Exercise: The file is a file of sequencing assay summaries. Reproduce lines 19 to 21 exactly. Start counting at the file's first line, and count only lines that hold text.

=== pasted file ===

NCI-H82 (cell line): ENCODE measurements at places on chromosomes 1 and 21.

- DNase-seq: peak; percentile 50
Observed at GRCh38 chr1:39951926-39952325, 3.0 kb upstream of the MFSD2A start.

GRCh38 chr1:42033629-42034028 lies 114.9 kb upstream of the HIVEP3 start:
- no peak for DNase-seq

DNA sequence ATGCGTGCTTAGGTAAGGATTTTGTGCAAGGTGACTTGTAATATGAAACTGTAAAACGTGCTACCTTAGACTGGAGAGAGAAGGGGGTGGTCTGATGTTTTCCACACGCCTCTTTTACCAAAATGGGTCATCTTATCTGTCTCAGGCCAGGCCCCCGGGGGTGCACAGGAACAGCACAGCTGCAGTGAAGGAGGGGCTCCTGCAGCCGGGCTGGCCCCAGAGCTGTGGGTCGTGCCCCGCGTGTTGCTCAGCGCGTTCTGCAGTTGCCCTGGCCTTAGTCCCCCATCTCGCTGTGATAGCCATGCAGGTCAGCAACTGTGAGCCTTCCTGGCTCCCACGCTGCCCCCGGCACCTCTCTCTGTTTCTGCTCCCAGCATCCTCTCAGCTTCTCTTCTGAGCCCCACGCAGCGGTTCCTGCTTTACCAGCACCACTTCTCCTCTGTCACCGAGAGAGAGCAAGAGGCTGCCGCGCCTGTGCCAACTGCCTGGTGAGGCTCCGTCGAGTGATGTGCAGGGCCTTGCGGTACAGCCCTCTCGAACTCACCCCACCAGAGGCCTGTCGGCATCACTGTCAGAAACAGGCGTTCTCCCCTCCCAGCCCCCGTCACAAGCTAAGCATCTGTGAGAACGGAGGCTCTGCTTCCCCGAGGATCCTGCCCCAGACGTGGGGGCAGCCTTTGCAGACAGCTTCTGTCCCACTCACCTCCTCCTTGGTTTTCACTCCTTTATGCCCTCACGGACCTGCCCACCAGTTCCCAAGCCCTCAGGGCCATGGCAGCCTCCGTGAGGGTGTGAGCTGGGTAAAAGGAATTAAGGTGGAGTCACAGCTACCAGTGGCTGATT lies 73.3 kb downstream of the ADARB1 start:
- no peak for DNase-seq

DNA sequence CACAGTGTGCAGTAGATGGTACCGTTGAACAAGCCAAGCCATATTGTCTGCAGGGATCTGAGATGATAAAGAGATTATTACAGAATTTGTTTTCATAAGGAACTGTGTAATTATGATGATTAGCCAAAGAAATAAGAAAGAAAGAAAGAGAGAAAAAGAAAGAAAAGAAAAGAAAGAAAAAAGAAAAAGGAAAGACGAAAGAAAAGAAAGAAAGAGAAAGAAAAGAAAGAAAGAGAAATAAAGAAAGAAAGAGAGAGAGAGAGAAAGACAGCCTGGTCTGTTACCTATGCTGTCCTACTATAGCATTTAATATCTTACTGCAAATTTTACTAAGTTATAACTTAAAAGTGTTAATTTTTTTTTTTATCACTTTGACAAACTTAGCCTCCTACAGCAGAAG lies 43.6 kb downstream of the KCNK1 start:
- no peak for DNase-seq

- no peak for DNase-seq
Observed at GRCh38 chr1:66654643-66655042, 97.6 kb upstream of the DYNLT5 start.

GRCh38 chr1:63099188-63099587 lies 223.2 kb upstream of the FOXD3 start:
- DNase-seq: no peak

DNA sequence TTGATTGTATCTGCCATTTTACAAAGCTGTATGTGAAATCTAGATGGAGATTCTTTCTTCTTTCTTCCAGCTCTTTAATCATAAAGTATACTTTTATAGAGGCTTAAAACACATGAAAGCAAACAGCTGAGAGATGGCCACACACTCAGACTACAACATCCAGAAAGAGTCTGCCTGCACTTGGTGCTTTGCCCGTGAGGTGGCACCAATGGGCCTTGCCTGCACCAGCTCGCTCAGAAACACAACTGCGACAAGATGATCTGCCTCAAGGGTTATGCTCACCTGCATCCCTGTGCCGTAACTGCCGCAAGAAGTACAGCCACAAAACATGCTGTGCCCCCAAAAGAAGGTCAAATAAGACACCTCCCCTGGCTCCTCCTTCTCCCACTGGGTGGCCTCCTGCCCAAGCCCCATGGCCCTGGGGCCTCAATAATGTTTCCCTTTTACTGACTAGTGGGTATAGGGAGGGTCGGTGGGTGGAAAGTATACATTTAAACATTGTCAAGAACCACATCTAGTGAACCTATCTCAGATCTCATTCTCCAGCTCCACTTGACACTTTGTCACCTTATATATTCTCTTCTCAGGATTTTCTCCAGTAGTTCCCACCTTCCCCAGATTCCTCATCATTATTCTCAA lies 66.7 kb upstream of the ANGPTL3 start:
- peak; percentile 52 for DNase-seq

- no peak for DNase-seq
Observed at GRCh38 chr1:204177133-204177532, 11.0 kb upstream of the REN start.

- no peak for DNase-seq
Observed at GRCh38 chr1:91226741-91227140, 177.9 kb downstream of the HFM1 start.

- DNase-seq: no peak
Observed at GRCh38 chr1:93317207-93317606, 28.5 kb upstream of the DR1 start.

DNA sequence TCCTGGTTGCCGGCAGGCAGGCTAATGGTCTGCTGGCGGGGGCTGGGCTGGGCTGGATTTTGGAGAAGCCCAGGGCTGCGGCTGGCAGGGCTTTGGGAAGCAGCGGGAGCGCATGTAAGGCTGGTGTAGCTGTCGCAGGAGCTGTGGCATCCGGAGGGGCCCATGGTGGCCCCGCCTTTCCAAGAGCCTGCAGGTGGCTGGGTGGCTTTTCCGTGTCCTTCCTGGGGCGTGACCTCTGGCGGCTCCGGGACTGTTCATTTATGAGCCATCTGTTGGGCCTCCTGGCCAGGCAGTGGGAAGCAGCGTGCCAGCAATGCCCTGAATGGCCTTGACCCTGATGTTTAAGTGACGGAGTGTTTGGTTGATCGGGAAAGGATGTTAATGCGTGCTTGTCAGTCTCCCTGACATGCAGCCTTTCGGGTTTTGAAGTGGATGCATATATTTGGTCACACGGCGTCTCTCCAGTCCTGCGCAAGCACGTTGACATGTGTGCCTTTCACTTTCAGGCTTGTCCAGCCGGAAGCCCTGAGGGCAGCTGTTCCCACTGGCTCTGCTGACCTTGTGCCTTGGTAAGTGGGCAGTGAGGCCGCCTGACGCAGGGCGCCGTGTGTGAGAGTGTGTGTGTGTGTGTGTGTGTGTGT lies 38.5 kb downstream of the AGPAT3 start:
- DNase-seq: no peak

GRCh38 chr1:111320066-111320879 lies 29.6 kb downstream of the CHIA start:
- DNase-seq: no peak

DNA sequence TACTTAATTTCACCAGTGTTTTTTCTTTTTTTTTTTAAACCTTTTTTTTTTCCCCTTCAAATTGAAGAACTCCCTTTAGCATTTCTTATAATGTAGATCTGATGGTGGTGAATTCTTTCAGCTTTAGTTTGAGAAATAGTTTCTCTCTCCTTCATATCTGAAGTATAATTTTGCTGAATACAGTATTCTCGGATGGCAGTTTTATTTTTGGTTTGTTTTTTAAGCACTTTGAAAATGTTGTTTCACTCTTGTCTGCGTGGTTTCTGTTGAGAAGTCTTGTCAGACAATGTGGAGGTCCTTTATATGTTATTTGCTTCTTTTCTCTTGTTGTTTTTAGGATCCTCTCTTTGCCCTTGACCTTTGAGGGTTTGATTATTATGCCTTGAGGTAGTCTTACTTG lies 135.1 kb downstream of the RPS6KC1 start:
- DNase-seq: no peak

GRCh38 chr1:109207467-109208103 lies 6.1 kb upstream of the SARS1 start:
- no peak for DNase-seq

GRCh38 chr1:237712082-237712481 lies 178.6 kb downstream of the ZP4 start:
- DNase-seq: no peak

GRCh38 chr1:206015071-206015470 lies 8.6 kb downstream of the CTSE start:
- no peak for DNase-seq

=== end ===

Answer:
Observed at GRCh38 chr1:91226741-91227140, 177.9 kb downstream of the HFM1 start.

- DNase-seq: no peak
Observed at GRCh38 chr1:93317207-93317606, 28.5 kb upstream of the DR1 start.